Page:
Property prices in central London have fallen by 24 per cent in real terms over the past five years, according to research highlighting the effects of the pandemic on demand in city centers and the affordability of housing in expensive parts of the country.
Zoopla’s house price index for December showed that prices in London’s WC postcodes had fallen by 7 percent in nominal terms since 2017, while those in EC postcodes had fallen by 2 percent. Taking into account inflation in both central zones, prices remain a quarter lower in real terms.
The trend will continue next year, according to researchers at the real estate website. Prices in the capital were likely to fall between 5 and 8 percent, compared to the UK’s forecast of 5 percent, it said.
Richard Donnell, executive director at Zoopla, said: “Higher mortgage rates are hit hardest where house prices are highest, so London will suffer more than average in 2023.”
Housing demand has halved this year, Zoopla said, as activity in the first half slowed in the second half, as mortgage rates skyrocketed amid the market turmoil following the government’s “mini” budget in September. When measuring demand, Zoopla counts potential buyers who contact realtors about specific homes, rather than users of the website’s properties.
“We expect buyers to re-enter the market in the new year, but they will be much more cautious and price sensitive,” said Donnell.
Due to the gloomy outlook for the economy, higher interest rates and unemployment, other housing market economists are warning of falling house prices. For example, Capital Economics predicts prices in the UK will drop 8.5 percent in 2023, with a further 2.5 percent drop in 2024. Halifax forecasts an 8 percent drop, while Nationwide forecast a 5 percent drop this week . .
However, Donnell added that several factors suggested larger declines were unlikely, including more stringent affordability tests among mortgage lenders over the past decade and forbearance for those falling into arrears as higher interest rates drove up lender profits.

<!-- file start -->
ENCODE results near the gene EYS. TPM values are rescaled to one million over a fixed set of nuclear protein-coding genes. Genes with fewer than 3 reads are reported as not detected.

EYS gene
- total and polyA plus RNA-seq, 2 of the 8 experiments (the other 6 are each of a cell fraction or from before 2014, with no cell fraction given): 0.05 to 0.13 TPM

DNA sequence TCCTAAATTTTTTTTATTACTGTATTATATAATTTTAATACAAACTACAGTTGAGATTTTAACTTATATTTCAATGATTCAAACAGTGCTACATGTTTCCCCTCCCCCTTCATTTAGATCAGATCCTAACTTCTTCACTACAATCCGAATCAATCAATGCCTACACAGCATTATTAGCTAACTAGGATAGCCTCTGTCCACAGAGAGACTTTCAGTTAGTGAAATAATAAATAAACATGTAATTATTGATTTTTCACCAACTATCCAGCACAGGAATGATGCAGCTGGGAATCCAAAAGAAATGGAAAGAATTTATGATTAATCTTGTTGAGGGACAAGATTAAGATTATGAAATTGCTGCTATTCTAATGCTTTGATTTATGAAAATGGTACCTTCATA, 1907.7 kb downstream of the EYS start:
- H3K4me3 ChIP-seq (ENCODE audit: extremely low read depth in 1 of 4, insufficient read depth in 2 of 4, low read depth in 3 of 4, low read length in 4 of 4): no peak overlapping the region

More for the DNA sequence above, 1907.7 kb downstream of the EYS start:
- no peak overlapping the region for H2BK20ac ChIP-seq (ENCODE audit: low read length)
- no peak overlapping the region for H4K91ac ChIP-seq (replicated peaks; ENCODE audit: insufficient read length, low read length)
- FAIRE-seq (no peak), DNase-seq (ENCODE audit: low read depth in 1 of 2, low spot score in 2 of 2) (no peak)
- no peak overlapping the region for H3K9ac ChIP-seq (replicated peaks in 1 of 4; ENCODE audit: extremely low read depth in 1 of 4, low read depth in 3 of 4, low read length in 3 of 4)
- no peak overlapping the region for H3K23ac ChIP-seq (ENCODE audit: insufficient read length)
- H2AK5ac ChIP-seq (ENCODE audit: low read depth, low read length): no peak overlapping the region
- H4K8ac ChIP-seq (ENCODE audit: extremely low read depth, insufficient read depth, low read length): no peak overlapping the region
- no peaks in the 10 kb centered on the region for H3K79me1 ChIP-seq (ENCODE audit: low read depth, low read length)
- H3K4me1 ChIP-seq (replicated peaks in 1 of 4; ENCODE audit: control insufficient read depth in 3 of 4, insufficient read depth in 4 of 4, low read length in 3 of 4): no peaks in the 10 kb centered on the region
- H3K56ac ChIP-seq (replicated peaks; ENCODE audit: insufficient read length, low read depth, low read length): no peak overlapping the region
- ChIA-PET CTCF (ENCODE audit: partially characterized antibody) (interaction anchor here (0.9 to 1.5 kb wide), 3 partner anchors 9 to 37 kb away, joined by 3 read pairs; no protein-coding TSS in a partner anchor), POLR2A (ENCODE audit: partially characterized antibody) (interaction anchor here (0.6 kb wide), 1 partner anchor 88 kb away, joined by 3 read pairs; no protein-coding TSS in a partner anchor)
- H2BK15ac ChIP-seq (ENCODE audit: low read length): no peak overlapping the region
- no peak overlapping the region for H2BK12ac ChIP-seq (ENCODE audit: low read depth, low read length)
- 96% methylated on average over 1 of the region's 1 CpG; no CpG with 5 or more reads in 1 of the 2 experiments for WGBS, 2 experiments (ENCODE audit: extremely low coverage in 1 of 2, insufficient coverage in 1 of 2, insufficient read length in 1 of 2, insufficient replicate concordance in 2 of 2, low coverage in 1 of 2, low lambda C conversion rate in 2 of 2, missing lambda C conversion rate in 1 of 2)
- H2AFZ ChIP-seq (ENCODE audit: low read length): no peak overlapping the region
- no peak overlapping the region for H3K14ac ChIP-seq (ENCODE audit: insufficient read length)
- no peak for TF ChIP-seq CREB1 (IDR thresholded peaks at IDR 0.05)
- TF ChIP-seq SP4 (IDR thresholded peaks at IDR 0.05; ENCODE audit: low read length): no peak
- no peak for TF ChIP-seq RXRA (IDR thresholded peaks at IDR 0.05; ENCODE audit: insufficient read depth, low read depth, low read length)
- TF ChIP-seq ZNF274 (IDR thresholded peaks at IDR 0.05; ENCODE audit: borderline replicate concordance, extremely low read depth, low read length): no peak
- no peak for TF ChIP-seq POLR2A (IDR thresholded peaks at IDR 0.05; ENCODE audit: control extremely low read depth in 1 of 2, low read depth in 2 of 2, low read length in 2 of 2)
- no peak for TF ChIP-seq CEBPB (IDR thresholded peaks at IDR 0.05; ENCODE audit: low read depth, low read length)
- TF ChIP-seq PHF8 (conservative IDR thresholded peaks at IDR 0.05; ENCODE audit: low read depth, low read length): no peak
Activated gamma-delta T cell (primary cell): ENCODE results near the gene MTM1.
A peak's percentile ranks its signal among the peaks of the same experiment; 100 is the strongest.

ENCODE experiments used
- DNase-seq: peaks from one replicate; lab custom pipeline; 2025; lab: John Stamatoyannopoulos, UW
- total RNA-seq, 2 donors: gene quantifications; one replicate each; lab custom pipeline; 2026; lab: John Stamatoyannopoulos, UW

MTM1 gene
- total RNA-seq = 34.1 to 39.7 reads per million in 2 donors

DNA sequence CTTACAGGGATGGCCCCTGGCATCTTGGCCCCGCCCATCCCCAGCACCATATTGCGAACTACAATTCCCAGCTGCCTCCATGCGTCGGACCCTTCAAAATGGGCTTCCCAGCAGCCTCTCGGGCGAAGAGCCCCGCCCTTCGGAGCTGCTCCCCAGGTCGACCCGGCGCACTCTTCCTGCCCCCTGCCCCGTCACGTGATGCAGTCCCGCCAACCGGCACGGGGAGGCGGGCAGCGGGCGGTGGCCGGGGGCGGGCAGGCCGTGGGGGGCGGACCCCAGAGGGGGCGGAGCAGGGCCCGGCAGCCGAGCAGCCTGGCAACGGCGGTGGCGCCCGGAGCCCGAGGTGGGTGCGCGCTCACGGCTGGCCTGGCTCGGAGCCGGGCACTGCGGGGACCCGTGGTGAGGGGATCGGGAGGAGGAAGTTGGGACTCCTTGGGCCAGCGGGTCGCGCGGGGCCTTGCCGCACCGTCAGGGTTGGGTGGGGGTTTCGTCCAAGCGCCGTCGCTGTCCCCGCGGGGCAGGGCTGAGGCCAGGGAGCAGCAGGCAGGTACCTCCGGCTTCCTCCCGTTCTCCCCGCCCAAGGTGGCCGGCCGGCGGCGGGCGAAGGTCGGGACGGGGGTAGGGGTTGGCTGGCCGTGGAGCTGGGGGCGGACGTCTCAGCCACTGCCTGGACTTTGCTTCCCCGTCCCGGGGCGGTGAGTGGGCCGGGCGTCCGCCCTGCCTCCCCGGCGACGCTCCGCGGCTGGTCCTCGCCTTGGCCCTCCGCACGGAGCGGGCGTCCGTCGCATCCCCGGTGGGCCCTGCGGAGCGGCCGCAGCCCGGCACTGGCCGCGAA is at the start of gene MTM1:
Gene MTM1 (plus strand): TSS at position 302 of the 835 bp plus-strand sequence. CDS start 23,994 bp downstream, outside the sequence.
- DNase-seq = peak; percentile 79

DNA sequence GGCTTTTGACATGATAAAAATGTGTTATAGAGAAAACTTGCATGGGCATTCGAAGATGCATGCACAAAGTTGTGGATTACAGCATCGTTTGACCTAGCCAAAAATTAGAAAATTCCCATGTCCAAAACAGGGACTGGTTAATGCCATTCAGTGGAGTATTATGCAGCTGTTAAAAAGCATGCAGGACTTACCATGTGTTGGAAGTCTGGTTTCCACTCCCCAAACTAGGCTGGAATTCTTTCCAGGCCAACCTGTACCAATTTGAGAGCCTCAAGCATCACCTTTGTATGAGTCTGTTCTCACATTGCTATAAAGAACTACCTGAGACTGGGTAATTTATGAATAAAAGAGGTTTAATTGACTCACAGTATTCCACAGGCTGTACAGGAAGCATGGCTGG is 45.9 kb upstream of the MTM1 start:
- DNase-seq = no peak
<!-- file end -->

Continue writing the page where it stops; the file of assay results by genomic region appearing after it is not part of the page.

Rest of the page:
“Banks are going to make a lot of money over the next 12 months and they are supporting their current mortgage customers,” he said.
Looking back over the past five years, the survey found that prices had risen fastest in lower-cost areas in the Midlands and northern England, with an increase of 47 per cent in Oldham and 42 per cent in Bolton and Wolverhampton since 2017.
Zoopla expects several trends of recent years to reverse as buyers become more selective and bargain harder as their revenues and risk appetite come under pressure.
It found evidence that the pandemic-fuelled trend for people to move from urban areas to coastal or rural homes was already “gaining steam”. Coastal locations in the east of Kent, Torquay and Portsmouth and larger parts of the Lake District and Mid Wales saw above-average price declines this year. All hotspots for buyers during the lockdown.
Helen Morrissey, senior retirement and retirement analyst at investment platform Hargreaves Lansdown, said the research showed affordability would be key to determining the market’s course next year. “While demand is falling in rural and coastal areas, there is a demand for more affordable urban areas such as Milton Keynes, Bradford and Coventry as people move back to office work.”
The price differential between flats and houses accelerated during the pandemic as people looked for more spacious properties and concerns about flats were heightened by cladding and leasehold issues. The average house price is 2.1 times the fixed price, a record in 20 years.
But Donnell expects a resurgence in demand for apartments in 2023, as buyers seek better value for money and any problems with cladding-related flats – only a small fraction of the total – are alleviated by changes in government policy. government and lenders.